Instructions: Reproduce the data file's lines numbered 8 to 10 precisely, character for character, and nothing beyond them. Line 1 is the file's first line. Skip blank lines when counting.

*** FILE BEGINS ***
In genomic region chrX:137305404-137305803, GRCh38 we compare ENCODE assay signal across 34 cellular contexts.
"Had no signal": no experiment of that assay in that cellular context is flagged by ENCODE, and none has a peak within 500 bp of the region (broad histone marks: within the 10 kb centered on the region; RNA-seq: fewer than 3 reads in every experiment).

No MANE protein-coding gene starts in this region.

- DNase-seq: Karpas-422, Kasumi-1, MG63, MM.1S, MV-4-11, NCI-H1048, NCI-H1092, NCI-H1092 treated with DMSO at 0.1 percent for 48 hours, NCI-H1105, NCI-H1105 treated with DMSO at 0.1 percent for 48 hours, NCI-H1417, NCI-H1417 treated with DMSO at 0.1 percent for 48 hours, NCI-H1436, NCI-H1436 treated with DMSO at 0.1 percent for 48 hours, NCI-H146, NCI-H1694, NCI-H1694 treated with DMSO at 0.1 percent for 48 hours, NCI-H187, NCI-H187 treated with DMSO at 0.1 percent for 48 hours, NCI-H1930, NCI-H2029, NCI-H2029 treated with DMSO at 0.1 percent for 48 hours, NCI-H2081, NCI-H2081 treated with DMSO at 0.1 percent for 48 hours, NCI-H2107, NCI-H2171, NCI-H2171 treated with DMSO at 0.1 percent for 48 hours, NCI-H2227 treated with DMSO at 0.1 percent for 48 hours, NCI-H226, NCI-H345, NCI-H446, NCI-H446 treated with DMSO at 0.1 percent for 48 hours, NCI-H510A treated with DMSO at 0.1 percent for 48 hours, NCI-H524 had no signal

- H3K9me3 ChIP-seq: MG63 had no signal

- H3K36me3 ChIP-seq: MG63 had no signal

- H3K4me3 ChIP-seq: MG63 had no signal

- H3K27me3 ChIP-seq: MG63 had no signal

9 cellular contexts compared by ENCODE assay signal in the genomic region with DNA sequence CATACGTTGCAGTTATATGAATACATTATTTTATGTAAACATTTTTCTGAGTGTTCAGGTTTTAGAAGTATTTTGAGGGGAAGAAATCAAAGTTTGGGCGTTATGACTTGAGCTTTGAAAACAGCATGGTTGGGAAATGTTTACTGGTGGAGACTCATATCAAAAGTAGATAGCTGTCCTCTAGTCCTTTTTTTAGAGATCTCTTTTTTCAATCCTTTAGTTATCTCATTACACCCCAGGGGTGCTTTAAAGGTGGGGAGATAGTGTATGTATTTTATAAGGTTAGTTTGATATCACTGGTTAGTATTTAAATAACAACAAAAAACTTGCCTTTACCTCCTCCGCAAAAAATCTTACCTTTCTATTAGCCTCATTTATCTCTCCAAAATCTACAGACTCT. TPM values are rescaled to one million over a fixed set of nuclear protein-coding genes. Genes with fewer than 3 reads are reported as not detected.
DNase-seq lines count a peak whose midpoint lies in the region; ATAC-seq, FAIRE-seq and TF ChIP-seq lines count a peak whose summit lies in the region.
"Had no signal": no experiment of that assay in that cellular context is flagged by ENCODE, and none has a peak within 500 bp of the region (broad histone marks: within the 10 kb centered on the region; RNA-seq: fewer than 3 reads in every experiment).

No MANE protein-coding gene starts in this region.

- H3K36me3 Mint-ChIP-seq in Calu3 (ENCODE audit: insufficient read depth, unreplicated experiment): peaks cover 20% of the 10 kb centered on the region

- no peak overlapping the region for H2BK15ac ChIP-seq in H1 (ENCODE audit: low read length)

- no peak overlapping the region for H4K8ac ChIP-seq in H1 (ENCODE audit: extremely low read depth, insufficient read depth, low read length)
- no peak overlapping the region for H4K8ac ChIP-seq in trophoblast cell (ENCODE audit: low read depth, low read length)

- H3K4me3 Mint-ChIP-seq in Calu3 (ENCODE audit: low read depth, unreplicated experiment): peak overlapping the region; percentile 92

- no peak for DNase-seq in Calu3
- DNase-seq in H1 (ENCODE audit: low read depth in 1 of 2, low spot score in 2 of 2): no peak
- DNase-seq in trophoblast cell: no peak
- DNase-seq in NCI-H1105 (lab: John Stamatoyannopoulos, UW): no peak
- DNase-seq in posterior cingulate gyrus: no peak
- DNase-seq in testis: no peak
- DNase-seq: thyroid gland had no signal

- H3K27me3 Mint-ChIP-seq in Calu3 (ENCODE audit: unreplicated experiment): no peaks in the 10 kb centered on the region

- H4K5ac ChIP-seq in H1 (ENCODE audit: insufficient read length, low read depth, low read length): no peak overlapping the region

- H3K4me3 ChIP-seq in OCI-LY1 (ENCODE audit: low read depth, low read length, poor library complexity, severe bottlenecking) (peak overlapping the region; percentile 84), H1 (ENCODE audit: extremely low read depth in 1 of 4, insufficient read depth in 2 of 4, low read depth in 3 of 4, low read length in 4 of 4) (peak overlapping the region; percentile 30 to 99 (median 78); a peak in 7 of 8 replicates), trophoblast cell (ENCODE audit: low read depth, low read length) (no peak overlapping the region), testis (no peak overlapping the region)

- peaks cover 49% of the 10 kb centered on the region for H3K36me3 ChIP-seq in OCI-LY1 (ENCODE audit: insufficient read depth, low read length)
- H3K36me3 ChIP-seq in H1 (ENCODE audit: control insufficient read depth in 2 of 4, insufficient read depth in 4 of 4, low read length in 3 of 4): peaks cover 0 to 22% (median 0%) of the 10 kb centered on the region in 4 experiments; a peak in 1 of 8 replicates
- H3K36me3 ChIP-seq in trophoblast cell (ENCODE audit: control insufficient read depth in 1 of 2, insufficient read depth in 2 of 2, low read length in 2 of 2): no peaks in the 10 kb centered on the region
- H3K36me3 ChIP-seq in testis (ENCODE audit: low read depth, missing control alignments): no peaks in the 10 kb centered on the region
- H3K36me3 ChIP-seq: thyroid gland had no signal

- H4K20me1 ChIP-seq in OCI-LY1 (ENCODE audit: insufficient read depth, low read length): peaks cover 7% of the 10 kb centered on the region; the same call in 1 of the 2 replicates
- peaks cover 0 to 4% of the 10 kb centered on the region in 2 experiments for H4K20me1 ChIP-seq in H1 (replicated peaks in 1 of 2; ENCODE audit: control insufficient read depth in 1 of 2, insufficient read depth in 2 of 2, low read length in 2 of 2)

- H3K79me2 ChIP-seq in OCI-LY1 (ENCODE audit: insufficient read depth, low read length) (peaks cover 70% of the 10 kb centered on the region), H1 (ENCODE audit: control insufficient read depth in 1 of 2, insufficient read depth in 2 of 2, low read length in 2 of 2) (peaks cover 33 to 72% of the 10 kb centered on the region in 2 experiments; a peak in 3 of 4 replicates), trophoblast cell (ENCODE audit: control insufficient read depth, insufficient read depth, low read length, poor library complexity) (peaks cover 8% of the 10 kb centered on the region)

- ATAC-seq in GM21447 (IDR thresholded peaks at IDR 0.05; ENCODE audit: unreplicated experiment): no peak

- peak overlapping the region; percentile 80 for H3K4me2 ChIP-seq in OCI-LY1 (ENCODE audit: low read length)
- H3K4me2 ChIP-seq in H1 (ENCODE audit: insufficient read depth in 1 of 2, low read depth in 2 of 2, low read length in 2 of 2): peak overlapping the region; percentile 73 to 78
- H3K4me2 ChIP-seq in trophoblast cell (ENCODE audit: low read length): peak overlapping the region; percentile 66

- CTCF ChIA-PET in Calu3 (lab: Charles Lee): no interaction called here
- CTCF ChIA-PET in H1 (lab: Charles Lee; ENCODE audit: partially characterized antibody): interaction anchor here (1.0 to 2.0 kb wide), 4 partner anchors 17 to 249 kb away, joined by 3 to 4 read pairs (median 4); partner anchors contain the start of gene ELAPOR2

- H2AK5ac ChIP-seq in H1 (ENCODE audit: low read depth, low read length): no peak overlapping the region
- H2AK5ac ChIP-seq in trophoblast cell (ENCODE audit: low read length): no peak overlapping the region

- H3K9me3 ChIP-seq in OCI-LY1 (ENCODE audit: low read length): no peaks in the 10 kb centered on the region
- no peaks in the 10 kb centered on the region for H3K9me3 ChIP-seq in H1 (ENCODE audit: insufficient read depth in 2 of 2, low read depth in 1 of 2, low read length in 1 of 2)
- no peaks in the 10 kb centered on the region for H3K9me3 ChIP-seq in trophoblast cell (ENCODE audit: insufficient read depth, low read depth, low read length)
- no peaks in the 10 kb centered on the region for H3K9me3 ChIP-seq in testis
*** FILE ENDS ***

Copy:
- H3K27me3 ChIP-seq: MG63 had no signal

9 cellular contexts compared by ENCODE assay signal in the genomic region with DNA sequence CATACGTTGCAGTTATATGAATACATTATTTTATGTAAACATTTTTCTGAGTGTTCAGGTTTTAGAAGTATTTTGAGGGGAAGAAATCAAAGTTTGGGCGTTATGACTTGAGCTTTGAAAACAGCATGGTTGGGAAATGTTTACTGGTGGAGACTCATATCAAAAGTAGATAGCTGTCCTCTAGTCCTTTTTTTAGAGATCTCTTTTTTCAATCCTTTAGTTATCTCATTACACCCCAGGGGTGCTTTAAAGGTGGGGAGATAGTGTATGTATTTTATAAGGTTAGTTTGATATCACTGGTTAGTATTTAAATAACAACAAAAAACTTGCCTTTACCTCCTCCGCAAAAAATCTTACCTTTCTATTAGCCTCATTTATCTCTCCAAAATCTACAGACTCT. TPM values are rescaled to one million over a fixed set of nuclear protein-coding genes. Genes with fewer than 3 reads are reported as not detected.
DNase-seq lines count a peak whose midpoint lies in the region; ATAC-seq, FAIRE-seq and TF ChIP-seq lines count a peak whose summit lies in the region.